Det är lätt att hitta exempel på den politiska användningen av båda dessa myter:

  • Anita Berqvist, stabsassistent på Internationella staben på Socialdemokraternas partiexpedition, skrev i Västerbottens Folkblad den 12 autugsti 2008 att

    Palestinier och judar hade levt tillsammans i fred innan tanken på att bilda staten Israel uppkom.

    I en replik svarade jag att

    Alla de judar som plundrades, våldtogs (både kvinnor och män), mördades och torterades under den 33 dagar långa pogromen i Safed 1834 skulle nog inte kalla det fredlig samexistens.

  • Bloggaren ”Baba U” skriver

    Religioner som tidigare levt i fred sida vid sida har blivit dödsfiender. Judar har inte trakasserats i Mellanöstern. Det skedde i Europa, i kristenheten. Varför ska araberna få lida för Europas skändligheter?

  • På socialdemokratiska Palmecentrets hemsida kan man läsa

    Det ironiska i situationen är att det i Hebron, liksom i många andra av Palestinas städer, finns en gammal tradition av tolerans mellan judiska och arabiska invånare, etablerad under flera hundra år av samlevnad. Detta har i grunden förändrats av de nya bosättarna, många av dem fd sovjetiska eller ryska medborgare som anlänt till Mellanöstern först de senaste åren.

    – Vi levde i fred här i hundratals år. Problemet är inte striden om landområden, problemet är snarare fanatismen, den fanatism som finns hos många av bosättarna som ser en framtid utan araber, sa Khaled Qawasmi.

  • Den motsatta myten har ivrigt förespråkats av historikern Bat Ye’or, själv judisk flykting från Egypten.

Ibland känns ord lite futtiga. Steinicks artikel är genomgående fri från de ovan nämnda myterna, men en mening är på tok för luddigt formulerad;

Judarna utsattes ibland för övergrepp från muslimer, ibland från kristna.

Övergrepp? Det kan betyda i stort sett vad som helst. I det här fallet döljer sig en av medeltidens största massakrer på judar bakom ordet – massakern i Granada 1066, då en muslimsk mobb på en enda dag mördade ca 4.000 judar.

Några muslimska massakrer på judar före 1948. Klicka för att se en större bild.

Några muslimska massakrer på judar före 1948. Klicka för att se en större bild.

Det debatteras ibland hur ”toleranta” religioner är. Den diskussionen är, åtminstone i historiskt perspektiv, meningslös. Bernard Lewis skriver vidare i Jews of Islam (s 17-18):

For Christians and Muslims alike, tolerance is a new virtue, intolerance a new crime. For the greater part of the history of both communities, tolerance was not valued nor was intolerance condemned. Until comparatively modern times, Christian Europe neither prized nor practiced tolerance itself, and was not greatly offended by its absence in others. The charge that was always brought against Islam was not that its doctrines were imposed by force – something seen as normal and natural – but that its doctrines were false. Similarly on the Muslim side, the claim to tolerance, now much heard from Muslim apologists and more especially from apologists for Islam, is also new and of alien origin. It is only very recently that some defenders of Islam have begun to assert that their society in the past accorded equal status to non-Muslims. No such claim is made by spokesmen for resurgent Islam, and historically there is no doubt that they are right. Traditional Islamic societies neither accorded such equality nor pretended that they were so doing. Indeed, in the old order, this would have been regarded not as a merit but as a dereliction of duty. How could one accord the same treatment to those who follow the true faith and those that willfully reject it? This would be a theological as well as a logical absurdity.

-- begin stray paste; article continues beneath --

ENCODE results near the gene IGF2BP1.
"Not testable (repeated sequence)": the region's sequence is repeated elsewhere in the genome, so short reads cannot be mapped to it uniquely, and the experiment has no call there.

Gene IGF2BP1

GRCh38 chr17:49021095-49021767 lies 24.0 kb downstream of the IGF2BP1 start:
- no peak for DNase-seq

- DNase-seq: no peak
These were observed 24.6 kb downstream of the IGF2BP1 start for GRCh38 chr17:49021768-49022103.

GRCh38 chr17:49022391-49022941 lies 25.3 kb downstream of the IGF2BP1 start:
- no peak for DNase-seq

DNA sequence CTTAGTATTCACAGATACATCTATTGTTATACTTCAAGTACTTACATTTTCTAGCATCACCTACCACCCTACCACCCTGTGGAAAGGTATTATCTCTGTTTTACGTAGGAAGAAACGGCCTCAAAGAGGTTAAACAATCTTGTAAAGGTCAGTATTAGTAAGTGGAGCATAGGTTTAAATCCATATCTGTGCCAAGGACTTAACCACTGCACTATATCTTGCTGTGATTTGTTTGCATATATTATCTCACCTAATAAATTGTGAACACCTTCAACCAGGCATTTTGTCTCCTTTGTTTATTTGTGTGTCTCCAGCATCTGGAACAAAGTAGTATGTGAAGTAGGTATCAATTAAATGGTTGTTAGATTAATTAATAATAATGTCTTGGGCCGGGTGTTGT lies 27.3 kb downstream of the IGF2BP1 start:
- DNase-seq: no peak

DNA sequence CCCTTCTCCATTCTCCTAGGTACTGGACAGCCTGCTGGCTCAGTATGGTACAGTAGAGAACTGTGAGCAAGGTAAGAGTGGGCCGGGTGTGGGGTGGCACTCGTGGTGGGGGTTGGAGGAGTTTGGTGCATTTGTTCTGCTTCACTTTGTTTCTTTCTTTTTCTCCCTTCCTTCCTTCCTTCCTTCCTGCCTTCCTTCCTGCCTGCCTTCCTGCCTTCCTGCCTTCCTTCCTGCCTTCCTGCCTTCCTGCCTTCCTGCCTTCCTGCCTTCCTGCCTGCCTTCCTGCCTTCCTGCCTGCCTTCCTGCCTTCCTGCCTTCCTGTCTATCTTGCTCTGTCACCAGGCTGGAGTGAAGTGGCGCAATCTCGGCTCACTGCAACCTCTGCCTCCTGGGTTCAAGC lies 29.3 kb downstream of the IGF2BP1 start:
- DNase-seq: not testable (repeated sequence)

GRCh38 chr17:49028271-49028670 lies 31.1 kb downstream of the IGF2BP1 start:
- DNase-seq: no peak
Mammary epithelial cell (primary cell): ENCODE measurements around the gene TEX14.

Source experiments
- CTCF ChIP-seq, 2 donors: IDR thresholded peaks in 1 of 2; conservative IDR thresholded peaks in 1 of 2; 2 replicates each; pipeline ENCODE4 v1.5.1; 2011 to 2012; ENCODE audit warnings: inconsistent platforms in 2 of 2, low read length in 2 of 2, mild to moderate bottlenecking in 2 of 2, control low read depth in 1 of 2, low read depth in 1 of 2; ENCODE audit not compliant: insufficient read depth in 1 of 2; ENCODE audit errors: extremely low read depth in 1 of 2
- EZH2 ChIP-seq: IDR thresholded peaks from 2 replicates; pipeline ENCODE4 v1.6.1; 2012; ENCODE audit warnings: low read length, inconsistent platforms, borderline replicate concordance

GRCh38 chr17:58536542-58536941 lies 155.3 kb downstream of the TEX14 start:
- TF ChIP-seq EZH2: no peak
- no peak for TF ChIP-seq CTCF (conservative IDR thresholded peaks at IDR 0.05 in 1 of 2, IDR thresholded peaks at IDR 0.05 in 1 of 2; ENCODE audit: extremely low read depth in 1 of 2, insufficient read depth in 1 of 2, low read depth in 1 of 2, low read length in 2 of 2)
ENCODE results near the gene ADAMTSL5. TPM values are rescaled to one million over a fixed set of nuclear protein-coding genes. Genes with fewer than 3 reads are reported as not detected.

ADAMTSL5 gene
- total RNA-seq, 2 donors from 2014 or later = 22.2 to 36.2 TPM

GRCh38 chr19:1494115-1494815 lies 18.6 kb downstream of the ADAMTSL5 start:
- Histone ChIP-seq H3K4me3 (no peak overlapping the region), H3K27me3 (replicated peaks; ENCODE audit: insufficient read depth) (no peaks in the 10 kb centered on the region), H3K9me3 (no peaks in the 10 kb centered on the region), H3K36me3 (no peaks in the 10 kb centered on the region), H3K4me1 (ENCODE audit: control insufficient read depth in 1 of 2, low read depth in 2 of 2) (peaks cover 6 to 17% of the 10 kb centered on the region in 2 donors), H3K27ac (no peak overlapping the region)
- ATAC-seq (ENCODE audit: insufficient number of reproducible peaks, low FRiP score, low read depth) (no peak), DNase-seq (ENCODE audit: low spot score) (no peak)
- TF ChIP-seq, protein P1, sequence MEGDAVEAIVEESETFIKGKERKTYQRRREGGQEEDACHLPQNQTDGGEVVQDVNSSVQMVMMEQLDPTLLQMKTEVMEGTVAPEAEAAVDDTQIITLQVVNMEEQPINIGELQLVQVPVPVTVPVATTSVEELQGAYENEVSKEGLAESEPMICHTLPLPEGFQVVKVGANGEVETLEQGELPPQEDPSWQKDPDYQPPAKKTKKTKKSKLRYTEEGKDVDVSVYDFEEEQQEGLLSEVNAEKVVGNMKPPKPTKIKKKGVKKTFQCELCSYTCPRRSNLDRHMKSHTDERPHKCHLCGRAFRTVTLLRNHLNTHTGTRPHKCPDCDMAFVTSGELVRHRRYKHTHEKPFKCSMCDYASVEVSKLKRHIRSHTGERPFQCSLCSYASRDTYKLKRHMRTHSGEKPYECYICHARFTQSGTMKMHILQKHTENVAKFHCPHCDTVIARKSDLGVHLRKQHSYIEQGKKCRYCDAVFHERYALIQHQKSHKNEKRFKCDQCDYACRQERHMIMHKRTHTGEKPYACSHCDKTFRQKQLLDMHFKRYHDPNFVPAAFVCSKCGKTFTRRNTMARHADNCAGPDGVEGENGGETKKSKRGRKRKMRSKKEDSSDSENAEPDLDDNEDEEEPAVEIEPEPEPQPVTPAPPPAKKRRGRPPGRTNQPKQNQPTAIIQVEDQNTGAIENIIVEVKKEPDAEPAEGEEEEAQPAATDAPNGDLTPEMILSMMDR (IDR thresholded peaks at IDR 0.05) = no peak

Och på s 106:

The simplified and idealized nineteenth-century accounts of the history of the Jews in Spain present a black and white picture of Christian intolerance and Muslim intolerance, with the Jews fleeing from the one to the other. It was not always so. During the centuries when both Muslim and Christian states existed in the Iberian peninsula, there were times and places, as in Maimonides’ own birthplace, when it was the Muslims who persecuted and the Christians who offered refuge.

SvD 2 3 4
Sydsvenskan

Läs även andra bloggares åsikter om , , , , , , , , , , ,

Explore posts in the same categories: Artiklar, Organisationer, Politiken

Etiketter: , , , , , , , , , , ,

Both comments and pings are currently closed.


%d bloggare gillar detta: